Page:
Scottie Scheffler. Patrick Smith
The Open Championship website has a convenient graphic showing a player’s strokes gained in every aspect of his game at Royal Liverpool this week, and the chart for World No. 1 Scottie Scheffler, who made the cut on the number thanks to an impressive if somewhat fortunate birdie on the 18th hole on Friday is eye-opening, if not surprising:
As you see from the dramatic difference, the story from the rest of his season is persisting here at the Open — he’s excellent in two of the three most important parts of the game, off the tee and on the approach, and absolutely dire in the third, putting, where he sits third-to-last in the 156-man field. (You can safely ignore around the green, as the sample size is incredibly small and variable within a single tournament.)
This jives with … well, just about everything. On the PGA Tour this year, Scheffler is first in strokes gained/off the tee, tee to green and approach — let’s pause a moment to recognize how insane that is — but 139th in putting. That puts him ensconced between Cody Gribble and Vincent Norrman. His PGA Tour numbers in particular signal a significant decline; from 2021-22, when he was 58th strokes gained/putting.
That paints a pretty definitive broad picture, but on the granular level, that pattern has been just as apparent in the other majors as it has here in Hoylake, albeit slightly less exaggerated as he turned in more respectable putting performances at the last two majors.
At the Masters in April, only 16 players putted worse than Scheffler by true strokes gained, per DataGolf, while he was first in approach and eighth off the tee. At the PGA Championship in May, he was third off the tee, eighth in approach and 34th in putting. And in the US Open last month, he was seventh in approach, sixth off the tee and 33rd in putting.
The incredible thing about Scheffler is that he’s such a proficient ball-striker that he’s never far from the lead. In 2023, he has yet to finish outside the top 15 in 16 events, and he’s currently on a run of seven straight top-five finishes. In terms of being one of the absolute best players in the world, it’s almost like he doesn’t need to putt. This year’s Memorial was a prime example. He finished fifth-to-last in the entire field in true strokes gained/putting, but finished the tournament itself in third place. (Only now, at the Open, has the putting been so rough that it sends him plummeting to his current position of T-65.)
In the inflated world of purses, Scheffler is still banking plenty of prize money; he has earned $19.01 million this season, a PGA Tour record, or more than $1 million per start. What it does cost him is wins. It’s impossible not to see these slew of top-five performances and not imagine how many titles he would have if he was simply a little above average on the greens. It may be that his superb ball-striking is a skill that can carry on for a decade or more, but it may also be that he cools off at some point. If the time comes when he loses even a little of his outrageous skill, you can imagine how he’ll regret not capturing at least one more major in the two-year period when he was, by far, the game’s best ball-striker. In a strange way, his skill off the green almost makes the putting problem more urgent; it would be one thing if he were falling from a 15th place finish to T-45, but it’s quite another when actual wins are slipping into top-five showings.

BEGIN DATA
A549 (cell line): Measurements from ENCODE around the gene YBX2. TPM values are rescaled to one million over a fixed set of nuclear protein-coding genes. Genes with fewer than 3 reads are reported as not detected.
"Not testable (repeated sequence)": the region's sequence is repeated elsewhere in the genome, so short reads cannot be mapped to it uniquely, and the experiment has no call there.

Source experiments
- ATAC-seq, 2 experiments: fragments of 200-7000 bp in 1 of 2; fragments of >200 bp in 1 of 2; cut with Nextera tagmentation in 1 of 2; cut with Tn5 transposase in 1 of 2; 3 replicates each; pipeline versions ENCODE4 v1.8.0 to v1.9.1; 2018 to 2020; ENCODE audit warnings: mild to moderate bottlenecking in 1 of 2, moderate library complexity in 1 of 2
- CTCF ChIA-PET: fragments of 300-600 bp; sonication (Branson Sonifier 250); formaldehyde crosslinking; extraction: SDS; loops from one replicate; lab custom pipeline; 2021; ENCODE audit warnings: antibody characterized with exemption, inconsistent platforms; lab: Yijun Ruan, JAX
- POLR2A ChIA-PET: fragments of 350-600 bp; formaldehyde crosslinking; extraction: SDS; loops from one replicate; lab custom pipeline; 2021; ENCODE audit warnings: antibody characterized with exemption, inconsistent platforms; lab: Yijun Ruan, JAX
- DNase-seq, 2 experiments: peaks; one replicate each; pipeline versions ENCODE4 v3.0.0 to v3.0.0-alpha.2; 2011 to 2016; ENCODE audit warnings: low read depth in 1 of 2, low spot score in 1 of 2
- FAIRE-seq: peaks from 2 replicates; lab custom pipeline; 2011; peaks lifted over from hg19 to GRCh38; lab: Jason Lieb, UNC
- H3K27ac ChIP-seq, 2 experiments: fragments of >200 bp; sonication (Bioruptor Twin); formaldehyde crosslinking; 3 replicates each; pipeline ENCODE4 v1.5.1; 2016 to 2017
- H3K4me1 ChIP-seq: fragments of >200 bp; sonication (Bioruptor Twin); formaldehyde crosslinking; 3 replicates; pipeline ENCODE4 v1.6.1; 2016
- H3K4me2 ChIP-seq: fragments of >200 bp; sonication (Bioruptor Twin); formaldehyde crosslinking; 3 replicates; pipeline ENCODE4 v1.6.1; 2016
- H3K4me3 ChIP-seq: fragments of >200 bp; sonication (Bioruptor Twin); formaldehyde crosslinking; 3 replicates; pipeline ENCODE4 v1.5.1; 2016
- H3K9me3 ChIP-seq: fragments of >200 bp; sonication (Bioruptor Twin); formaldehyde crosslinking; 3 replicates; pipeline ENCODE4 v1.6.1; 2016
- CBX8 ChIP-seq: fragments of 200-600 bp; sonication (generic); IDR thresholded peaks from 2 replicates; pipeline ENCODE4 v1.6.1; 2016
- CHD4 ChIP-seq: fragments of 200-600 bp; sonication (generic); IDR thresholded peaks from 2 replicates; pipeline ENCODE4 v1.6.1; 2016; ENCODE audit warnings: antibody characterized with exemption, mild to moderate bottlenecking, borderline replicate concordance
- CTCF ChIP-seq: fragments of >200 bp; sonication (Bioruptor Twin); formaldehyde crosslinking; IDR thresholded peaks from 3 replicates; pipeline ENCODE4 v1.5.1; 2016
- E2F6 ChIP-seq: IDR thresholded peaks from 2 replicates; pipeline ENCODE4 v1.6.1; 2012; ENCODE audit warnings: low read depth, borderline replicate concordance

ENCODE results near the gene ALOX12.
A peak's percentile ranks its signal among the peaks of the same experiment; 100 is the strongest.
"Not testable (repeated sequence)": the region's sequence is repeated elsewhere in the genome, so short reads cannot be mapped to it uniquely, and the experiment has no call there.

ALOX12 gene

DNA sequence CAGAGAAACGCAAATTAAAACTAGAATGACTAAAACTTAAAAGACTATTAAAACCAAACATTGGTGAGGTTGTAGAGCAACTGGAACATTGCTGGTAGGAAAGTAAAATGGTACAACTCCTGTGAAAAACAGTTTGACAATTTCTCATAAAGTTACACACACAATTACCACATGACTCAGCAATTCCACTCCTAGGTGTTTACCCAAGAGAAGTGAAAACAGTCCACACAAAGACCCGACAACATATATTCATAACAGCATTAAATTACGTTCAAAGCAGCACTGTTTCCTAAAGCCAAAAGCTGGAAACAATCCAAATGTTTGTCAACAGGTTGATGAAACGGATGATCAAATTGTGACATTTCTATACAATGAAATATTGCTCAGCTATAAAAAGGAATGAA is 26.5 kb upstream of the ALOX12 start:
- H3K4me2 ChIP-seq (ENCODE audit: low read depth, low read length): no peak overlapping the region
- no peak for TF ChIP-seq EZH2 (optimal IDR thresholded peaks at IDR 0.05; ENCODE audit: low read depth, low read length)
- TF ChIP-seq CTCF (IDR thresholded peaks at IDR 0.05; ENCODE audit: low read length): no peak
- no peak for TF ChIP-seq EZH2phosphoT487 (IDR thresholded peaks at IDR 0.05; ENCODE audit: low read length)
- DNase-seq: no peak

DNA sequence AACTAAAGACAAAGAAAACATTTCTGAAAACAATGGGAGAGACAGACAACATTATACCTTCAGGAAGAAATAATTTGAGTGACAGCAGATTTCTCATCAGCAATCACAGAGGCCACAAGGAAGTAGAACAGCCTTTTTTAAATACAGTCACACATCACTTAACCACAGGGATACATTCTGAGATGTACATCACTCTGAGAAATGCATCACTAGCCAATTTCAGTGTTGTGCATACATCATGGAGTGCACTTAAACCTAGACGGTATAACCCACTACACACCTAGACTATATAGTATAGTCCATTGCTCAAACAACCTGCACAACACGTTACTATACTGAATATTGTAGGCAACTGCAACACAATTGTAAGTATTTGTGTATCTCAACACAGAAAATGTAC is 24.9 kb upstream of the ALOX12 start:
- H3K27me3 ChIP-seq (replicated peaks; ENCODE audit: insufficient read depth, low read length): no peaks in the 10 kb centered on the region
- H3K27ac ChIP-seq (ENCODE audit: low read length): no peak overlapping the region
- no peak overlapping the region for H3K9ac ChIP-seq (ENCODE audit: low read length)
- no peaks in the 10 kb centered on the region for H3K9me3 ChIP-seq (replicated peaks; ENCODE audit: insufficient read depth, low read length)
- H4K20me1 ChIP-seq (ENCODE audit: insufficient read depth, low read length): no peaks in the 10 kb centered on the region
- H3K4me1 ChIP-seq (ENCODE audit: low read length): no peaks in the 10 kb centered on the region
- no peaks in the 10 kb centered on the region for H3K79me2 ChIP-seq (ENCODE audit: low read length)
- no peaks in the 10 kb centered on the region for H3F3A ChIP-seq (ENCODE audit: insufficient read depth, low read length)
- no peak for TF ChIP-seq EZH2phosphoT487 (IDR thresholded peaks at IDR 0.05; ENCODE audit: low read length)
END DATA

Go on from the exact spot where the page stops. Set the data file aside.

Scheffler spoke about his putting before the Open, and to put it mildly, he doesn’t like the current narrative, and doesn’t seem to believe it’s true.
“I think that most of what has to happen is something has to be created into a story,” he said, “and for a while it didn’t really seem like there was much of a story behind the way I play golf. I think I was viewed as probably a touch boring and didn’t really show much emotion and whatever else you could think of.
“But I think I had back-to-back tournaments that I could have won where I putted poorly, and all of a sudden it became this thing where like I’ll watch highlights of my round, and even the announcers, any time you step over the putt it’s like, well, this is the part of the game he struggles with. And it’s like, if you say it every time and you guys see me miss a 12-footer it’s like, oh, there it is. He’s struggling again.”
The argument there, that the “Scheffler is a bad putter” talking point accrues momentum just by force of media repetition, is surely based on a real phenomenon that exists in other aspects of this and every sport. The statistics, however, more than back up that it hasn’t been conjured from thin air by the press.
“It’s one of those deals where I don’t pay attention to it,” Scheffler said. “The things that I’m working on right now I feel very excited about. I’m hitting a lot of good putts. Pretty soon, a lot of those good putts will start falling in the middle of the hole instead of dodging around the side of it. I have a lot of faith in what I’m working on right now, and I’m hoping to see some results soon.”
If he finds those results, his current form everywhere but the green could combine with a reinvigorated putter to unleash a period of dominance that could even put his torrid 2022 season to shame. Until then, though, he’ll remain a superlative player who is nonetheless missing some important opportunities.